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To Walter S. Robertson
January 29, 1946 Radio No. GOLD 121. [Chungking, China]
I have had several difficult and lengthy interviews with Generalissimo reference Chihfeng situation and probable procedures of team and commissioners in handling the matter. He assures me that National troops will not be sent into Chihfeng by his direct orders. Your DOVE 109 leaves us in confusion as to why your team did not attempt to contact the plane of 26th with radio equipment. Was there an interpreter with plane?
The situation in Chihfeng is so serious in its possibility of establishing unfortunate precedents as well as possibly disrupting the armistice that Colonel Tourtillott in my opinion should be given the prestige of the presence of immediate United States assistance of rank. Possibly Byroade should go if he can get back without too much of delay. The issue there is critical in its effect everywhere and must be handled accordingly.1
Another subject: I noted today your report of January 27 to State Department.2 Please do not make any reports to Washington reference the work, situation or your duties in Executive Headquarters. I am carefully refraining from giving Washington such details to avoid destructive leaks in the press. Besides, this business of Executive Headquarters is an establishment under Committee of Three and not under the Embassy. Your channel is to me direct and probably for my eye only.3 Press releases are matter for unanimous agreement of commissioners and are not referred to in foregoing.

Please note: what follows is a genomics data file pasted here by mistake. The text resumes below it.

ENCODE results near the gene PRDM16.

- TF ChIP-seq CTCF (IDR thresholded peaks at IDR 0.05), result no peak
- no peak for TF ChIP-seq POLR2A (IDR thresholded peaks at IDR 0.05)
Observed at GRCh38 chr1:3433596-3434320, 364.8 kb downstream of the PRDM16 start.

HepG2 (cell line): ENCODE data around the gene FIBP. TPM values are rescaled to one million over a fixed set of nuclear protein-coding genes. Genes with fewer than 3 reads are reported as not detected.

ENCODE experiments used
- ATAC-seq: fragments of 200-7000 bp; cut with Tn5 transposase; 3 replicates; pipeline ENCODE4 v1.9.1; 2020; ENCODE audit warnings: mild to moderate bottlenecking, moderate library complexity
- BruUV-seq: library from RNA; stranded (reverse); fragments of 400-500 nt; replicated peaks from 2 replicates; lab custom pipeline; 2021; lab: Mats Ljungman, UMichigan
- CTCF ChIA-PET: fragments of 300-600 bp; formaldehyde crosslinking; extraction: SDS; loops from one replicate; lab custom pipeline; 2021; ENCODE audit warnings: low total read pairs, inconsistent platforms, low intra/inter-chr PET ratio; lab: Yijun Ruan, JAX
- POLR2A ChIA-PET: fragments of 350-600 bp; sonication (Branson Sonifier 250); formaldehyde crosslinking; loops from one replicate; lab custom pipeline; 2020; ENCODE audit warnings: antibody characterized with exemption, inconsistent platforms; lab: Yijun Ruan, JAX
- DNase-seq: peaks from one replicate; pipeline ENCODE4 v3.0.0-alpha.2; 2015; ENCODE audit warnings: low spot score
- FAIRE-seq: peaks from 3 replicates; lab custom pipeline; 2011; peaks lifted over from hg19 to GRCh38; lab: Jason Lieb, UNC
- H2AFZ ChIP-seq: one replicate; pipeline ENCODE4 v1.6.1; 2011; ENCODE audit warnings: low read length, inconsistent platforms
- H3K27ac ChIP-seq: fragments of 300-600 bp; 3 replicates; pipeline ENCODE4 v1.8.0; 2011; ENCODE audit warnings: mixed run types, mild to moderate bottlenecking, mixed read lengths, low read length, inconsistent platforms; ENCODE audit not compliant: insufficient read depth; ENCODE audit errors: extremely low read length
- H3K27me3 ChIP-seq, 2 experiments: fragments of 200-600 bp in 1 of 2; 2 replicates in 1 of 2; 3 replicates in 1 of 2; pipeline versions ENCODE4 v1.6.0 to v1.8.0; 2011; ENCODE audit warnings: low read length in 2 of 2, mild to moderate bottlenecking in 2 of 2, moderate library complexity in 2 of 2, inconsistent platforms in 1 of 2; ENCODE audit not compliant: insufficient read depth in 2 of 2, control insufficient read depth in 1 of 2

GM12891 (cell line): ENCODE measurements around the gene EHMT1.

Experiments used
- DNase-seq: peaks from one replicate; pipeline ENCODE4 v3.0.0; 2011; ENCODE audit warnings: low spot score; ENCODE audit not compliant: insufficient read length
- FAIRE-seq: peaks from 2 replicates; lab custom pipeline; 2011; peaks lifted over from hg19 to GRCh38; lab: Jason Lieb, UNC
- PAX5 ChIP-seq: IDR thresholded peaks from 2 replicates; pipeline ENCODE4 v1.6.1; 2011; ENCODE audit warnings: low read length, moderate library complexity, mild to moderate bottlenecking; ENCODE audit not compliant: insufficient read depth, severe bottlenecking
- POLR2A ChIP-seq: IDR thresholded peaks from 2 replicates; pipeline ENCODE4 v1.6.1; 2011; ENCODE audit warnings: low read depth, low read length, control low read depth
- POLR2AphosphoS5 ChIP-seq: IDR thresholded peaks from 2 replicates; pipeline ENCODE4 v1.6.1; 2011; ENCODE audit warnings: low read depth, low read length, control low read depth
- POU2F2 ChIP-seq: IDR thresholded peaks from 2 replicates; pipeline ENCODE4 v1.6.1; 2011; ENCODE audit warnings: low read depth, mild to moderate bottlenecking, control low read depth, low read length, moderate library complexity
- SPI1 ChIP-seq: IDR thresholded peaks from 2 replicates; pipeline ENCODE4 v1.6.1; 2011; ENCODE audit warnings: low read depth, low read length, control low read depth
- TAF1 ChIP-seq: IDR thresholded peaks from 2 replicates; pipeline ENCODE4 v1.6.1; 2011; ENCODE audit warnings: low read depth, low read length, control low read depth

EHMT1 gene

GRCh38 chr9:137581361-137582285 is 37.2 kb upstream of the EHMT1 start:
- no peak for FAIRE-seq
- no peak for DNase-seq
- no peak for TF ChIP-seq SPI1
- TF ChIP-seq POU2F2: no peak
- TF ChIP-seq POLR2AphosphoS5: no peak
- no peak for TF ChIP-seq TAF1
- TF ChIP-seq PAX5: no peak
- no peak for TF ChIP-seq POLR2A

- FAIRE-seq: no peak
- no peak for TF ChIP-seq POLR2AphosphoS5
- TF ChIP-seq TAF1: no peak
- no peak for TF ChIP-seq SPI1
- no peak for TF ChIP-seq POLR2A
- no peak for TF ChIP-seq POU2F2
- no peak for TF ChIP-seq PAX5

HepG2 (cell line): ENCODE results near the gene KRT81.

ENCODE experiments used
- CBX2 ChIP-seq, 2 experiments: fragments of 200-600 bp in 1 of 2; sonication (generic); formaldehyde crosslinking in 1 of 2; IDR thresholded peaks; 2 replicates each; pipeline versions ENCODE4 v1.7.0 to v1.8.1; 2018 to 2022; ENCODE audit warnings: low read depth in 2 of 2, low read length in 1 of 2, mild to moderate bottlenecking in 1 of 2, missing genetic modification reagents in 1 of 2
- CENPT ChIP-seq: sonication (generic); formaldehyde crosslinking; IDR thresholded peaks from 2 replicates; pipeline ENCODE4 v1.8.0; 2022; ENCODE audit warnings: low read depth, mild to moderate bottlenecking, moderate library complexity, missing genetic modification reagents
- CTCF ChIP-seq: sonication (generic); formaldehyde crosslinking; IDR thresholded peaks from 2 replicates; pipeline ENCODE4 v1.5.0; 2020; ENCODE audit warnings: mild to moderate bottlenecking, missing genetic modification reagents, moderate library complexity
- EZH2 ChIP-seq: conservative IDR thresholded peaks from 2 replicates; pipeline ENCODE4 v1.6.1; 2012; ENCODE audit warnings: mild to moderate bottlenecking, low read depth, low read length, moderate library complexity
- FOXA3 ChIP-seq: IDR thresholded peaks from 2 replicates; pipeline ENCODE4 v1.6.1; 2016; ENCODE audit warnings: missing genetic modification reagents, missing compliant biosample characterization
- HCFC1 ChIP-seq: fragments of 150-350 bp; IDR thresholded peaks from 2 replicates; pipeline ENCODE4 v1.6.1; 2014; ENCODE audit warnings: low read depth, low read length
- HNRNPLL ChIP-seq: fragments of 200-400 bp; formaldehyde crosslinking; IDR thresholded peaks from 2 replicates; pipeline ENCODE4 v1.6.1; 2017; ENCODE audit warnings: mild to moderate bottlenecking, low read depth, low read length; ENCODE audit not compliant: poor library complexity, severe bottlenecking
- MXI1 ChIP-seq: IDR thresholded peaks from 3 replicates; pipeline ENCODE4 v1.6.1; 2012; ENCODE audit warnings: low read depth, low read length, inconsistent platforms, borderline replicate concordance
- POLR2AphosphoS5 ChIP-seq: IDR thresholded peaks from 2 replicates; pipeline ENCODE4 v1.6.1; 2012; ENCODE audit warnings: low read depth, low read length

Document Copy Text Source: Records of the Department of State (RG 59), Lot Files, Marshall Mission, Military Affairs, GOLD Messages, National Archives and Records Administration, College Park, Maryland.
Document Format: Typed radio message.
1. On January 27, Marshall responded (GOLD 115) to a message from Robertson (DOVE 96) regarding the situation around Chihfeng and observed that the report by the head of Truce Team 2, Colonel Raymond R. Tourtillott, “sounds somewhat hysterical.” Message DOVE 109 from Peiping in response to GOLD 115 “was inadequate in that it did not give full story concerning plane carrying radio supplies [for the Truce Team] which had to return without making delivery.” This problem was solved the following day, and Tourtillott reported on January 30: “Situation now satisfactory. No immediate danger of conflict now seen.” Robertson thus thought that Brigadier General Byroade should not be sent to Chihfeng. (Marshall to Robertson, January 27, 1946, NA/RG 59 [Lot Files, Marshall Mission, Military Affairs, GOLD Messages]; Robertson to Marshall, January 30, 1946, Foreign Relations, 1946, 9: 389-91.)
2. Marshall is probably referring to two reports Robertson made on January 25; see Foreign Relations, 1946, 9: 377-80, 391.
3. Marshall followed this with instructions to Byroade to cease submitting Truce Team Summary Reports (Trusums) to Washington and to mark copies going to China Theater headquarters as being only for Wedemeyer and his immediate staff. All consular officials were informed that their political reports were not to go directly to the State Department but were to be routed through the embassy in Chungking. (Marshall to Robertson, Radio No. GOLD 131, January 31, 1946, NA/RG 59 [Lot Files, Marshall Mission, Military Affairs, GOLD Messages].) For more on this issue, see his comments to the War Department in Marshall to Bissell, January 31, 1946, Papers of George Catlett Marshall, #5-342 [5: 435]. Marshall informed the State Department of his actions on February 5. (Foreign Relations, 1946, 9: 394.)
Recommended Citation: ThePapers of George Catlett Marshall, ed.Larry I. Bland and Sharon Ritenour Stevens(Lexington, Va.: The George C. Marshall Foundation, 1981- ). Electronic version based on The Papers of George Catlett Marshall, vol. 5, “The Finest Soldier,” January 1, 1945-January 7, 1947 (Baltimore and London: The Johns Hopkins University Press, 2003), pp. 432-433.